When it comes to white collar criminals, few were as outrageous as China's Zhang Jian. He was the Bernie Madoff of Asia, a flamboyant pitchman with Liberace's love of gold and a cult of followers so loyal they would do almost anything for the self-declared "future richest man in the world."
Women shaved their heads to promote his own worthless currency, a gold coin emblazoned with his face. Men showed up at his "charity" events in dresses with their hair dyed a golden shade of blonde. He was known to hand out luxury cars like candy, mostly bought with the more than $140 billion he reportedly stole from investors in three countries before his eventual arrest in Indonesia this week.
Zhang, real name Song Miqiu, was on the run from Chinese authorities for years after scamming nearly 200,000 people out of $88.2 million in a massive multi-level marketing Ponzi scheme. He washed up in Southeast Asia in 2013, where he started to expand his crooked get rich quick scheme to Malaysia and Thailand. He bought a billboard in George Town back in 2014, appearing in a tuxedo and flashing dual thumbs up beneath some text declaring himself the "future richest man in the world."
He promised investors outrageous returns if they invested a small sum in an investment vehicle he called Yun Shu Mao, or YSLM. That initial investment could bring in as much as $1,600 a month, Zhang claimed. But the whole this was reportedly a giant money funnel that required a constantly expanding base to show any returns. Authorities say that Zhang was at the top, collecting most of the money in his quest to reach the mounting like peak of other people's investments.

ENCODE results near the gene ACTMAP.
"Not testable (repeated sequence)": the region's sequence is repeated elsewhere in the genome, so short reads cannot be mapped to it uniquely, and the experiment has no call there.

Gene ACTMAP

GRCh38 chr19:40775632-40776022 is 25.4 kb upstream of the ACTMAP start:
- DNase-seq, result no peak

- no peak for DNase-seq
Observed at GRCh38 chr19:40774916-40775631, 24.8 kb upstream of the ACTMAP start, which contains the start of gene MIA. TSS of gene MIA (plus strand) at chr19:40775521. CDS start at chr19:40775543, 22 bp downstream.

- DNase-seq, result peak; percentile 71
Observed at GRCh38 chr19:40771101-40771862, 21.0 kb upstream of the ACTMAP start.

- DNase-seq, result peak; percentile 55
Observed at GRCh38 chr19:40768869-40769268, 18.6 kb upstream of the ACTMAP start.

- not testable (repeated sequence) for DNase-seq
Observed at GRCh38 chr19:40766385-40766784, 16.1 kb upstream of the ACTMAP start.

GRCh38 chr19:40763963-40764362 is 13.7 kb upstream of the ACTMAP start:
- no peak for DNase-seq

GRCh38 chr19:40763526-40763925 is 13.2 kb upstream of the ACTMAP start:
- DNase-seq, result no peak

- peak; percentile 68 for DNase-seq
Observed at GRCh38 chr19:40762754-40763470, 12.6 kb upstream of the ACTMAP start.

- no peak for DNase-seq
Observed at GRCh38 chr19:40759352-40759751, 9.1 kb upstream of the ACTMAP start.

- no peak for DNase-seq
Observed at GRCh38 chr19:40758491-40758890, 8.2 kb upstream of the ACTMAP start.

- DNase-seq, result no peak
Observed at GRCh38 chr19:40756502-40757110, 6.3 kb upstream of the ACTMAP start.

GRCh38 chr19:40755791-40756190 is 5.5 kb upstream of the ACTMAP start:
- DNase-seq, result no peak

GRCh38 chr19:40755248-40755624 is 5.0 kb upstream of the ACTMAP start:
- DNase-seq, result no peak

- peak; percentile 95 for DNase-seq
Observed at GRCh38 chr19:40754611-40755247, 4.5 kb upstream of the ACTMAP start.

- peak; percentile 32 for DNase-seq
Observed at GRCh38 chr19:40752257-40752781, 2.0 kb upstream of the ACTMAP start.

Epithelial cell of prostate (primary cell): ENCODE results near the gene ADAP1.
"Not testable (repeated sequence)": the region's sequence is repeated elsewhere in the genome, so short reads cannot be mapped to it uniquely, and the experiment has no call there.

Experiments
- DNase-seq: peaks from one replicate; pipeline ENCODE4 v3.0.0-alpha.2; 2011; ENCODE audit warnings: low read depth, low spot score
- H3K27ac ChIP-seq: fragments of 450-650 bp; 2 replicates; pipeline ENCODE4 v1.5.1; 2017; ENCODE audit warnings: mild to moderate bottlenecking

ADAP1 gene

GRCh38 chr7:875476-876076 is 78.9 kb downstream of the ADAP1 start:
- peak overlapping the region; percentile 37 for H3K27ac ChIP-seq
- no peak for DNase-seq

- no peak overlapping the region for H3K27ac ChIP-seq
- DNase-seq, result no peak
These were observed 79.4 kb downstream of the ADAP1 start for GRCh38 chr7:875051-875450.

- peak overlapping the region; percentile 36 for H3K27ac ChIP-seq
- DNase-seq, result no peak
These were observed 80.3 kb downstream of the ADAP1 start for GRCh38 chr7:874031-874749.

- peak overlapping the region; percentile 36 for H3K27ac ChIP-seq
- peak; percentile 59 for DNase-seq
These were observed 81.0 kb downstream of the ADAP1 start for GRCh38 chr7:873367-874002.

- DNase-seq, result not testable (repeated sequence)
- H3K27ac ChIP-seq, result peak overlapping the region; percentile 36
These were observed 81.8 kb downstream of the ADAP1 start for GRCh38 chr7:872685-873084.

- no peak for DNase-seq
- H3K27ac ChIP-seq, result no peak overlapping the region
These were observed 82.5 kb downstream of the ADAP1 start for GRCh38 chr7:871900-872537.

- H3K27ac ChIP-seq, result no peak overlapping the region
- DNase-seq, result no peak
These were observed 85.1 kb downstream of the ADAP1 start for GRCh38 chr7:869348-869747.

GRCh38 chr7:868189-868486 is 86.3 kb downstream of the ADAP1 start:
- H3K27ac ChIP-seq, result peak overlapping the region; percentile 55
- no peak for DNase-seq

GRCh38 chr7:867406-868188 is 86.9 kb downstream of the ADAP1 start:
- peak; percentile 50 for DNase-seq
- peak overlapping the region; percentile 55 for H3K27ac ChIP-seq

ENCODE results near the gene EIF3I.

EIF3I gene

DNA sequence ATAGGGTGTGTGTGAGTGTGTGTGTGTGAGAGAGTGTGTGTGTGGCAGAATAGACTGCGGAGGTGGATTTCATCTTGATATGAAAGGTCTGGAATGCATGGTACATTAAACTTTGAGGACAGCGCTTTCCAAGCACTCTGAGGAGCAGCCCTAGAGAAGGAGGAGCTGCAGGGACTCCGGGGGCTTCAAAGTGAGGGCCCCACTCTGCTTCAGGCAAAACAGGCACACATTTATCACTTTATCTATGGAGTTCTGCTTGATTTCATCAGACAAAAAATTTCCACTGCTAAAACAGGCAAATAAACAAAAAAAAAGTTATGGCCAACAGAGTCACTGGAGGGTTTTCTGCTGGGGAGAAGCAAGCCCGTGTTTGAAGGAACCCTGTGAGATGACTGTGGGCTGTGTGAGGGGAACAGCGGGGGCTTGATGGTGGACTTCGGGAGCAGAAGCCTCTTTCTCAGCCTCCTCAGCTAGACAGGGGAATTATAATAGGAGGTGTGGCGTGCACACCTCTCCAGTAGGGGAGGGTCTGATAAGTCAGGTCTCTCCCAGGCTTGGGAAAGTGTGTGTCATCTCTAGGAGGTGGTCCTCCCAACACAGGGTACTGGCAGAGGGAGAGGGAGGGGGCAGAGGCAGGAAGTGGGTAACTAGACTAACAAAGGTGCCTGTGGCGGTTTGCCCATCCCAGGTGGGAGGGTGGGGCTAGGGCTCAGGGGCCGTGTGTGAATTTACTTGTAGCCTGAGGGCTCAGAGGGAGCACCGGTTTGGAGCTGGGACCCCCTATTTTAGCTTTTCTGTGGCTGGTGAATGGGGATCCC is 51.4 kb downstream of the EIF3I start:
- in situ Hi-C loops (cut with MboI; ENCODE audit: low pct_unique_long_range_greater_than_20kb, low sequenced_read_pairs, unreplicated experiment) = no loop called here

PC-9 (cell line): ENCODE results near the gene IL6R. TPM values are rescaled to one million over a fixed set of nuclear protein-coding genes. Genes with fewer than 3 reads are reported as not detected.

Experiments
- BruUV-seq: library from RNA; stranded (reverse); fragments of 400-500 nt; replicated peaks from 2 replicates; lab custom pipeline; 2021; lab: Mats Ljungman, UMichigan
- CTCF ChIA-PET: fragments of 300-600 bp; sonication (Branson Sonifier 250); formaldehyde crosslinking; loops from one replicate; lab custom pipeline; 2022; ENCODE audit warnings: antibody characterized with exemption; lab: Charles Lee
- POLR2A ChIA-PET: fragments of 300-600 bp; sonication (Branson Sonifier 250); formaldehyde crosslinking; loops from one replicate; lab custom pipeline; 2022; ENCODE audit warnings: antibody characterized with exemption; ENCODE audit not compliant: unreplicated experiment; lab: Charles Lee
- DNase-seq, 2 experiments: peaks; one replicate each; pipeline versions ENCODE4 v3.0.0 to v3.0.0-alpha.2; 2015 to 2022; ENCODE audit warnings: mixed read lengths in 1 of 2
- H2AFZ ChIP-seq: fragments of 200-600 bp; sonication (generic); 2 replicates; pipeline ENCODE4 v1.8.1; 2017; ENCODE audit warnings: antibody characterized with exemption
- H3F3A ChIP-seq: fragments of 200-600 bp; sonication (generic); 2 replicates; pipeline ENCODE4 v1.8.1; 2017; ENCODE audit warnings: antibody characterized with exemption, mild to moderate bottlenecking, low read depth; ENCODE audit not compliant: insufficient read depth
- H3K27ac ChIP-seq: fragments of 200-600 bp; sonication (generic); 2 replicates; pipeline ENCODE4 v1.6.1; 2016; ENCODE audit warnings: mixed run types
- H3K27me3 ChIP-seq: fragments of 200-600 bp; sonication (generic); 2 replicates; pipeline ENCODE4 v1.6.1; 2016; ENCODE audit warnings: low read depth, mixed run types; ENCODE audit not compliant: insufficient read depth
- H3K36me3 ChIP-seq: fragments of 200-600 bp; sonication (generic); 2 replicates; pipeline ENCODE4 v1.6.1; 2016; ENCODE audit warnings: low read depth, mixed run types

Within a year, Zhang was under investigation again, this time by Malaysian authorities who started to receive reports from angry YSLM investors after their promised wealth failed to materialize. So he vanished again, only to show up in Phuket, Thailand, where he claimed to be in the process of becoming a Buddhist monk. He allegedly donated $115,000 to the temple once YSLM's revenues hit the $11.7 billion mark. He was arrested by Thai authorities in less than two months' time.
He then reappeared earlier this year with his own currency, a gold-plated coin that he said would increase its value five-fold in a matter of months. Each Wu Xin Bi, or "Five Element Coin," was sold for $735 by a team of "assistants"—hundreds of bald Chinese women promised as much as $4,415 in bonuses a month if they promoted the coin over social media. He launched the coin at a "charity" event that looked downright bizarre.
Then last month, Zhang threw another "charity" event, this one a $200 a person affair for blonde men. Others wore dresses or showed off tattoos of Zhang's face. More than 1,000 people showed up for the dinner, but Zhang was nowhere to be seen. His supporters told reporters Zhang was somewhere in the Maldives.
Turns out he was hiding out a lot closer. Zhang was arrested by Indonesian police and extradited back to China this week, where he faces a litany of charges. But he was still able to raise another 17.5 million Malaysian Ringgit ($2.5 million USD) in his Wu Xin Bi coin scam. Let's hope those handcuffs are made of stronger stuff than his coins.